Honors & Awards
NIH Clinical Scientist Career Development Award (K08), National Human Genome Research Institute (2018)
NIH Diversity/Research Reentry Award, National Center for Advancing Translational Sciences (2016)
ASA-Bugher Foundation Postdoctoral Fellowship, American Heart Association (2008)
Council of Graduate Schools Dissertation Award, The Pennsylvania State University (2005)
Outstanding Scholarship in Doctoral Research, American Vacuum Society (2005)
Focused Giving Grant for Graduate Research, Johnson & Johnson Ethicon (2003)
Stroke Research Fellow, RNA aptamers and Regulatable Anticoagulation, Duke University (2012)
Fellow, Duke Clinical Research Training Program, Duke University (2011)
Postdoctoral Fellow, Heart & Vascular Institute, Penn State College of Medicine, Penn State University (2008)
PhD, Bioengineering (an interdisciplinary program in the biosciences), Penn State University (2005)
Current Research and Scholarly Interests
Dr. Krishnan's current interests are in the transcriptional and epigenetic mechanisms of blood cell function and dysfunction in human disease. Her primary focus is on blood platelets with multifaceted function in cancer, inflammation or immunity; beyond their classical role in hemostasis and thrombosis.
In the long term, her work aims to develop clinically-meaningful relationships between patient genomic variation, disease-specific transcriptomic variation, and clinical phenotype in hematological diseases.
- Platelet Transcriptomic Signatures in Myeloproliferative Neoplasms; Blood 130: 5288, 2017 Blood 2017; 130 (5288)
The effect of surface contact activation and temperature on plasma coagulation with an RNA aptamer directed against factor IXa
JOURNAL OF THROMBOSIS AND THROMBOLYSIS
2013; 35 (1): 48-56
The anticoagulant properties of a novel RNA aptamer that binds FIXa depend collectively on the intensity of surface contact activation of human blood plasma, aptamer concentration, and its binding affinity for FIXa. Accordingly, anticoagulation efficiency of plasma containing any particular aptamer concentration is low when coagulation is strongly activated by hydrophilic surfaces compared to the anticoagulation efficiency in plasma that is weakly activated by hydrophobic surfaces. Anticoagulation efficiency is lower at hypothermic temperatures possibly because aptamer-FIXa binding decreases with decreasing temperatures. Experimental results demonstrating these trends are qualitatively interpreted in the context of a previously established model of anticoagulation efficiency of thrombin-binding DNA aptamers that exhibit anticoagulation properties similar to the FIXa aptamer. In principle, FIXa aptamer anticoagulants should be more efficient and therefore more clinically useful than thrombin-binding aptamers because aptamer binding to FIXa competes only with FX that is at much lower blood concentration than fibrinogen (FI) that competes with thrombin-binding aptamers. Our findings may have translatable relevance in the application of aptamer anticoagulants for clinical conditions in which blood is in direct contact with non-biological surfaces such as those encountered in cardiopulmonary bypass circuits.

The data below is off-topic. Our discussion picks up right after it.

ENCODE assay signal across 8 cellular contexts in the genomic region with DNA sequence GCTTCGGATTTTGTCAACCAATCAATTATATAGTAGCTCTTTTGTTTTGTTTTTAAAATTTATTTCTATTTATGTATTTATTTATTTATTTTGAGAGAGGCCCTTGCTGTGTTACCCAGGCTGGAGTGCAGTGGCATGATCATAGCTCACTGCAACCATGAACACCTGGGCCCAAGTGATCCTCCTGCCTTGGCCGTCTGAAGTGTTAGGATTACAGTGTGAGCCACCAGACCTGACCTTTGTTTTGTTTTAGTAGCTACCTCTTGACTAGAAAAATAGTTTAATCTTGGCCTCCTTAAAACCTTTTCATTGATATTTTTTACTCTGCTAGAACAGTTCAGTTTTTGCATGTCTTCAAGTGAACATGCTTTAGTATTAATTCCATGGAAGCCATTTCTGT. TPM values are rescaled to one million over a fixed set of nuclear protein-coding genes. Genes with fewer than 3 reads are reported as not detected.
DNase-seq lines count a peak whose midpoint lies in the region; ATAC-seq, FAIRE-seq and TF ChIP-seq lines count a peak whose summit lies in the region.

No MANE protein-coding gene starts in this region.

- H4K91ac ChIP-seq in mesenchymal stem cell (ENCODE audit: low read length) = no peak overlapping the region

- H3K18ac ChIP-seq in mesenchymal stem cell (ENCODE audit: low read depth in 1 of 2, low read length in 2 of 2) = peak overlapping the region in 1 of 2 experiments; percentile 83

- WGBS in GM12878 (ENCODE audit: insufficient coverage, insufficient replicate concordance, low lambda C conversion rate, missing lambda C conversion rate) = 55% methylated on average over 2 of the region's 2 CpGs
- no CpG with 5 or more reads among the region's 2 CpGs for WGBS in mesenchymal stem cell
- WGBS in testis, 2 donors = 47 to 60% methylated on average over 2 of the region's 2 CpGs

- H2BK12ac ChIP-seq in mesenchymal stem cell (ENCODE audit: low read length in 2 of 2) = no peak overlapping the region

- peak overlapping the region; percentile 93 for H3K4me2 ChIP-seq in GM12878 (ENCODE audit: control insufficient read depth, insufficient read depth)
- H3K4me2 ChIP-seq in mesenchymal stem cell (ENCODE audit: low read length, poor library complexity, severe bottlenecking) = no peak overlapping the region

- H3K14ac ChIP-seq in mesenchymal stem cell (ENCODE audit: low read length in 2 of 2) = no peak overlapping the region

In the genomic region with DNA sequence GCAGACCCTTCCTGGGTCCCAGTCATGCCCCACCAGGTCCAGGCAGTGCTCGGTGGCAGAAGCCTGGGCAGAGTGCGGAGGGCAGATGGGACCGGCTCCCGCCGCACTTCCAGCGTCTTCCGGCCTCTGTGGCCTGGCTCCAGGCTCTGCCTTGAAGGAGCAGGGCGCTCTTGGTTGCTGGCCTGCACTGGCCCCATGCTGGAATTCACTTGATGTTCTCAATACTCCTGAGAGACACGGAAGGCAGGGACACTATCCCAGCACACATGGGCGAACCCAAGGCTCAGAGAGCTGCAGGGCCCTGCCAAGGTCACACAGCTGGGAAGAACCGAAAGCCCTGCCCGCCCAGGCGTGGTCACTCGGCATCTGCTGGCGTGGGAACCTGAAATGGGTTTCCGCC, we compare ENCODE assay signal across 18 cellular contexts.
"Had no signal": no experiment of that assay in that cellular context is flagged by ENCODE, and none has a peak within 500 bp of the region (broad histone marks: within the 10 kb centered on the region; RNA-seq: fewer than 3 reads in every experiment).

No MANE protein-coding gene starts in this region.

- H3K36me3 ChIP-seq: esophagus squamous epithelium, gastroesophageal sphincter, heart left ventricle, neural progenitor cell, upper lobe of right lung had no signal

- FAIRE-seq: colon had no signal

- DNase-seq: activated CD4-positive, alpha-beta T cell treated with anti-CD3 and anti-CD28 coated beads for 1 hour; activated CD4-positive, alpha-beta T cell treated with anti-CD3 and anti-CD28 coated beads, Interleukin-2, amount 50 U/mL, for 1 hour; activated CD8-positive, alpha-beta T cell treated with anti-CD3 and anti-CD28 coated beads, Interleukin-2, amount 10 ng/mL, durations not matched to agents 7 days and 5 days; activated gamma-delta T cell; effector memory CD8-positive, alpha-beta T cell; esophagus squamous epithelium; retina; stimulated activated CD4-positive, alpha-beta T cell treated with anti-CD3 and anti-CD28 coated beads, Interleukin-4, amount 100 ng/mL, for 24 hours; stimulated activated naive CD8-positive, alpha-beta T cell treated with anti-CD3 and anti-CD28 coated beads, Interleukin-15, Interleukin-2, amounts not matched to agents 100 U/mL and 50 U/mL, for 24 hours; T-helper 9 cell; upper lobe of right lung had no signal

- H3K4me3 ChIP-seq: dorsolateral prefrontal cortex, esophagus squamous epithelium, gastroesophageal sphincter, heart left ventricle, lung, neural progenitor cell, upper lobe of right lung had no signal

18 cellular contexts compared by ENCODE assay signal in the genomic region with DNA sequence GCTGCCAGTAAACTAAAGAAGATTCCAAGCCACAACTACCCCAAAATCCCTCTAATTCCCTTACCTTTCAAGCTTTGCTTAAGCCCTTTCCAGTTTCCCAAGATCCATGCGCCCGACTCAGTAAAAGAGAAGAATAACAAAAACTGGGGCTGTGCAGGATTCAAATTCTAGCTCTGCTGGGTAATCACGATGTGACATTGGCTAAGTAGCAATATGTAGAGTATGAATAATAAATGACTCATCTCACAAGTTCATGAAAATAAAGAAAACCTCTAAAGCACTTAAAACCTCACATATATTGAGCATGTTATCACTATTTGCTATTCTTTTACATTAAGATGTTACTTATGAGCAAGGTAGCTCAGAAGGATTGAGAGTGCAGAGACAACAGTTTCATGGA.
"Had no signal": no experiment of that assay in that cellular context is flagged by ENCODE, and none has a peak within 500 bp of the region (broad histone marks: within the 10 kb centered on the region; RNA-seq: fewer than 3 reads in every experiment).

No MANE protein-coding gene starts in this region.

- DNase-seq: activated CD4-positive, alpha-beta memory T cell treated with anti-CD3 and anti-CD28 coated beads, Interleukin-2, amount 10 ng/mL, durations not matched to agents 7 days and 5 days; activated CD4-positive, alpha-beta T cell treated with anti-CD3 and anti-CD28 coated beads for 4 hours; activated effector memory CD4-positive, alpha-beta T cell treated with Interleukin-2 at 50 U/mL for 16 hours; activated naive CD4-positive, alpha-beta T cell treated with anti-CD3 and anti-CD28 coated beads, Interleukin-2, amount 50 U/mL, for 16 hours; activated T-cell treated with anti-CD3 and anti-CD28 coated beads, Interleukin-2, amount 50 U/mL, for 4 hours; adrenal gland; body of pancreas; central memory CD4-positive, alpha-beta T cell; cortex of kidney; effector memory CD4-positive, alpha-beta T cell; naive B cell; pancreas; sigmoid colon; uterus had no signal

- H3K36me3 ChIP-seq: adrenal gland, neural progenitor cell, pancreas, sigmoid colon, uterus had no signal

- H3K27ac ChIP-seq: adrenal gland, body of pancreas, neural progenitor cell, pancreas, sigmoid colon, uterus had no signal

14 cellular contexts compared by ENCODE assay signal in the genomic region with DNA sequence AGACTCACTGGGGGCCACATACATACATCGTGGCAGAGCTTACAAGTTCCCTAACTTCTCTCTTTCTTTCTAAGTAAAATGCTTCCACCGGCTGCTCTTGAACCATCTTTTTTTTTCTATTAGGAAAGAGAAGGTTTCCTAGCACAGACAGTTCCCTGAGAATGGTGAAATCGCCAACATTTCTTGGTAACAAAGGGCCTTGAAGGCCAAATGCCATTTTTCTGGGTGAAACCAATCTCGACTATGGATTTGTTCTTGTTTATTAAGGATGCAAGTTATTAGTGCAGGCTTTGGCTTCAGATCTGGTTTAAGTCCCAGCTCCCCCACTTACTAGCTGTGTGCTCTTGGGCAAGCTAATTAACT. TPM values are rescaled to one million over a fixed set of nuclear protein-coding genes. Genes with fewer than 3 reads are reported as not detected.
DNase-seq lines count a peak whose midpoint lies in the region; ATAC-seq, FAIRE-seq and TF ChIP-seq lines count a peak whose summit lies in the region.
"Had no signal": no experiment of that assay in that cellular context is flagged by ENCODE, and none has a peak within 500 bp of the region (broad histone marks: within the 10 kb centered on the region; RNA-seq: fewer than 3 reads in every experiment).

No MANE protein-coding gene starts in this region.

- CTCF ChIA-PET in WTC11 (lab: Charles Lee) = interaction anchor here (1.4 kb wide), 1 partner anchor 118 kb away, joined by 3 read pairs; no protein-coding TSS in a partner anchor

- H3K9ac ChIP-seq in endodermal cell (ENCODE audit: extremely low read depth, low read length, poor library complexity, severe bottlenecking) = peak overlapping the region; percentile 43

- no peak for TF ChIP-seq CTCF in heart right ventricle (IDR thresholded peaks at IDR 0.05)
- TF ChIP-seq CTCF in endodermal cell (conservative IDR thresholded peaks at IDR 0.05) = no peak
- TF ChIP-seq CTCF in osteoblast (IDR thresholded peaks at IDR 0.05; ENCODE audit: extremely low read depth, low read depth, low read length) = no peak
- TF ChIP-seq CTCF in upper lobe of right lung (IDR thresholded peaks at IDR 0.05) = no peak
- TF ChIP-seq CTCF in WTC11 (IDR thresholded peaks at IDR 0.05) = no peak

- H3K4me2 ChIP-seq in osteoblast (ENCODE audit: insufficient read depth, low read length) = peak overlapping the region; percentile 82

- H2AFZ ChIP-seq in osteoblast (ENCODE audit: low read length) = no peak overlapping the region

View details for DOI 10.1007/s11239-012-0778-7
View details for Web of Science ID 000312784500007
View details for PubMedID 23054460
Effects of limb posture on reactive hyperemia
EUROPEAN JOURNAL OF APPLIED PHYSIOLOGY
2011; 111 (7): 1415-1420
To examine the role of limb posture on vascular conductance during rapid changes in vascular transmural pressure, we determined brachial (n = 10) and femoral (n = 10) artery post-occlusive reactive hyperemic blood flow (RHBF, ultrasound/Doppler) and vascular conductance in healthy humans with each limb at three different positions-horizontal, up and down. Limb posture was varied by raising or lowering the arm or leg from the horizontal position by 45°. In both limbs, peak RHBF and vascular conductance were highest in the down or horizontal position and lowest in the up position (arm up 338 ± 38, supine 430 ± 52, down 415 ± 52 ml/min, P < 0.05; leg up 1,208 ± 88, supine 1,579 ± 130, down 1,767 ± 149 ml/min, P < 0.05). In contrast, the maximal dynamic fall in blood flow following peak RHBF (in ml/s/s) in both limbs was highest in the limb-down position and lowest with the limb elevated (P < 0.05). These data suggest that the magnitude and temporal pattern of limb reactive hyperemia is in part related to changes in vascular transmural pressure and independent of systemic blood pressure and sympathetic control.
View details for DOI 10.1007/s00421-010-1769-z
View details for Web of Science ID 000291602200018
View details for PubMedID 21161263
View details for PubMedCentralID PMC3285391
Volumetric interpretation of protein adsorption: Interfacial packing of protein adsorbed to hydrophobic surfaces from surface-saturating solution concentrations
2011; 32 (4): 969-978